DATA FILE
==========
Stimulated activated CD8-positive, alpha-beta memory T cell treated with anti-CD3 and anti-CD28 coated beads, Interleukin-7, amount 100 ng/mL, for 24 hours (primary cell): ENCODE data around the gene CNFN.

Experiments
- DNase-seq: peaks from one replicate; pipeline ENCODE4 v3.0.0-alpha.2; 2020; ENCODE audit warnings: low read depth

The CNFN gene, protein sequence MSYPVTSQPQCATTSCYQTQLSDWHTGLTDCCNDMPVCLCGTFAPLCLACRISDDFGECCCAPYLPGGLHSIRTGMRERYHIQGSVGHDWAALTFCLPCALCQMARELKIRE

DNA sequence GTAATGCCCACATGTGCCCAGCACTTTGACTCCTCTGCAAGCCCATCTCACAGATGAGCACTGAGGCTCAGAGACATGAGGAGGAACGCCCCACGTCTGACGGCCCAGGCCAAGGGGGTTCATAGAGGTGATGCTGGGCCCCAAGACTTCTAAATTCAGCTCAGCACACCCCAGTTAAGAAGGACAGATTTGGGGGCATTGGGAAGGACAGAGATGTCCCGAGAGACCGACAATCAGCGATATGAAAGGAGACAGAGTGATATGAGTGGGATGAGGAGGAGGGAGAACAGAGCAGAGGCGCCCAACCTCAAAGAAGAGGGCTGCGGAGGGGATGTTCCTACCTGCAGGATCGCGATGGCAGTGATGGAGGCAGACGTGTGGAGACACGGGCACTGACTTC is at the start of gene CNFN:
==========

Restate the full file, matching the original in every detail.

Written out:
Stimulated activated CD8-positive, alpha-beta memory T cell treated with anti-CD3 and anti-CD28 coated beads, Interleukin-7, amount 100 ng/mL, for 24 hours (primary cell): ENCODE data around the gene CNFN.

Experiments
- DNase-seq: peaks from one replicate; pipeline ENCODE4 v3.0.0-alpha.2; 2020; ENCODE audit warnings: low read depth

The CNFN gene, protein sequence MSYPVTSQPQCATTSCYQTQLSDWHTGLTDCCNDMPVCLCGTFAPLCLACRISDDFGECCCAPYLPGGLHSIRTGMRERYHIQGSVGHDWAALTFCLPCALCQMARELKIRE

DNA sequence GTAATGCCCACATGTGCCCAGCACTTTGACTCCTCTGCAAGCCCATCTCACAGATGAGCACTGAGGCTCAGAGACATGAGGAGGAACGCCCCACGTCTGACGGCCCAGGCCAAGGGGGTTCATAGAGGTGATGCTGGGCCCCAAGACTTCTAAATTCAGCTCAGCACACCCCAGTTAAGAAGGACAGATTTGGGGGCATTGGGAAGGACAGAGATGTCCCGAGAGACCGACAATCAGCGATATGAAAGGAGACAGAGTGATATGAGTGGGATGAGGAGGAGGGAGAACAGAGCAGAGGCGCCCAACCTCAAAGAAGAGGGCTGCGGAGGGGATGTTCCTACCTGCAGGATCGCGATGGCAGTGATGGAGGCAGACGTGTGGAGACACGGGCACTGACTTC is at the start of gene CNFN: